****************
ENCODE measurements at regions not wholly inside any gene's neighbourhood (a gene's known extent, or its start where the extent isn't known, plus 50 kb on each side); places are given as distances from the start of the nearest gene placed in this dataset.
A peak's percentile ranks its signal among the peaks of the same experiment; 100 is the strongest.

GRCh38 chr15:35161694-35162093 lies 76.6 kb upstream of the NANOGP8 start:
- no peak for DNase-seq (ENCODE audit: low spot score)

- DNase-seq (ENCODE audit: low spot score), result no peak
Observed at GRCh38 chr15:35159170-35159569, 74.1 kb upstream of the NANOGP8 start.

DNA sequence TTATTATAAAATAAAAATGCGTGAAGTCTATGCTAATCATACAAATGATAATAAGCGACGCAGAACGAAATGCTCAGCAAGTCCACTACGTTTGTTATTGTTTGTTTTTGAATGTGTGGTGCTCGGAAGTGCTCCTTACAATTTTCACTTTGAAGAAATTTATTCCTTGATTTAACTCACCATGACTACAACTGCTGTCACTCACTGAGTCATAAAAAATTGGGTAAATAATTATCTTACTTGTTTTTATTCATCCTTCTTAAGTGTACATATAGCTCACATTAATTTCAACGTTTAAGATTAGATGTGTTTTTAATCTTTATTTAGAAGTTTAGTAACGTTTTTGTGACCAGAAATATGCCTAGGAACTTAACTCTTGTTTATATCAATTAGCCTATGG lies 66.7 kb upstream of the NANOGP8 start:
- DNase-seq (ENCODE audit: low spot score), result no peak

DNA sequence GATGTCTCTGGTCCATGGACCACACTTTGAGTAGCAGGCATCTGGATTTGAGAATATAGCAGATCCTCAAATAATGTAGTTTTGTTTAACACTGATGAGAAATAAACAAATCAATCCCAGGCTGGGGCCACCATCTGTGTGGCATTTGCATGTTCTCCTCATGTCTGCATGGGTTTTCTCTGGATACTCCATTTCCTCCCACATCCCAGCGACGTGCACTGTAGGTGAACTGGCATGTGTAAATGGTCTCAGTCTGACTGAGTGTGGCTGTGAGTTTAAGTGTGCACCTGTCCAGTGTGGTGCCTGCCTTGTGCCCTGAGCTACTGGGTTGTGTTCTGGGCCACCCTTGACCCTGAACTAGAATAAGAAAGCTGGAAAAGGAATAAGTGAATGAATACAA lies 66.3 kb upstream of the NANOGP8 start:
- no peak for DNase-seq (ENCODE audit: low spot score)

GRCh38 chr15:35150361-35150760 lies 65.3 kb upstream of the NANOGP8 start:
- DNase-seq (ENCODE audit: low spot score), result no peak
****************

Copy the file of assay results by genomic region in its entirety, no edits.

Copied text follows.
ENCODE measurements at regions not wholly inside any gene's neighbourhood (a gene's known extent, or its start where the extent isn't known, plus 50 kb on each side); places are given as distances from the start of the nearest gene placed in this dataset.
A peak's percentile ranks its signal among the peaks of the same experiment; 100 is the strongest.

GRCh38 chr15:35161694-35162093 lies 76.6 kb upstream of the NANOGP8 start:
- no peak for DNase-seq (ENCODE audit: low spot score)

- DNase-seq (ENCODE audit: low spot score), result no peak
Observed at GRCh38 chr15:35159170-35159569, 74.1 kb upstream of the NANOGP8 start.

DNA sequence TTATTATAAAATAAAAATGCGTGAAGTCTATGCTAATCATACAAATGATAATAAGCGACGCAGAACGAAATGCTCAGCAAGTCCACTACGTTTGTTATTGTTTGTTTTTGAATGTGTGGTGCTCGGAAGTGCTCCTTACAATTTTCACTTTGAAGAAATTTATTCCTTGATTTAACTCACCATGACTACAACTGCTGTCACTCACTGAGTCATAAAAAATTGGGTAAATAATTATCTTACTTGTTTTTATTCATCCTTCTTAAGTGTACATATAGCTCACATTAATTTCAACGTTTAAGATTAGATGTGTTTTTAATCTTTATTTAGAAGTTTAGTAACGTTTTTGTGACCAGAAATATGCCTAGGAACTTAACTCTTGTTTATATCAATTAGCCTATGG lies 66.7 kb upstream of the NANOGP8 start:
- DNase-seq (ENCODE audit: low spot score), result no peak

DNA sequence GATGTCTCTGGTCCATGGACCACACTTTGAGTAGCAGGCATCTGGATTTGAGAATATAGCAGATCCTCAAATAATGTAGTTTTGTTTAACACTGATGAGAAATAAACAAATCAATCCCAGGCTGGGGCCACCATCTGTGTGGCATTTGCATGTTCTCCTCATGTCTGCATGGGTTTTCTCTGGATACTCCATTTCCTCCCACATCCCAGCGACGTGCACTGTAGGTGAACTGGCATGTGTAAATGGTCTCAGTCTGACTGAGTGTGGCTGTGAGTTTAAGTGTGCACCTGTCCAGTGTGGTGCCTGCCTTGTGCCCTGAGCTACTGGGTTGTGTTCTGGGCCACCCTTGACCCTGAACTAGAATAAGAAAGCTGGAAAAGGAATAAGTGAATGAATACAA lies 66.3 kb upstream of the NANOGP8 start:
- no peak for DNase-seq (ENCODE audit: low spot score)

GRCh38 chr15:35150361-35150760 lies 65.3 kb upstream of the NANOGP8 start:
- DNase-seq (ENCODE audit: low spot score), result no peak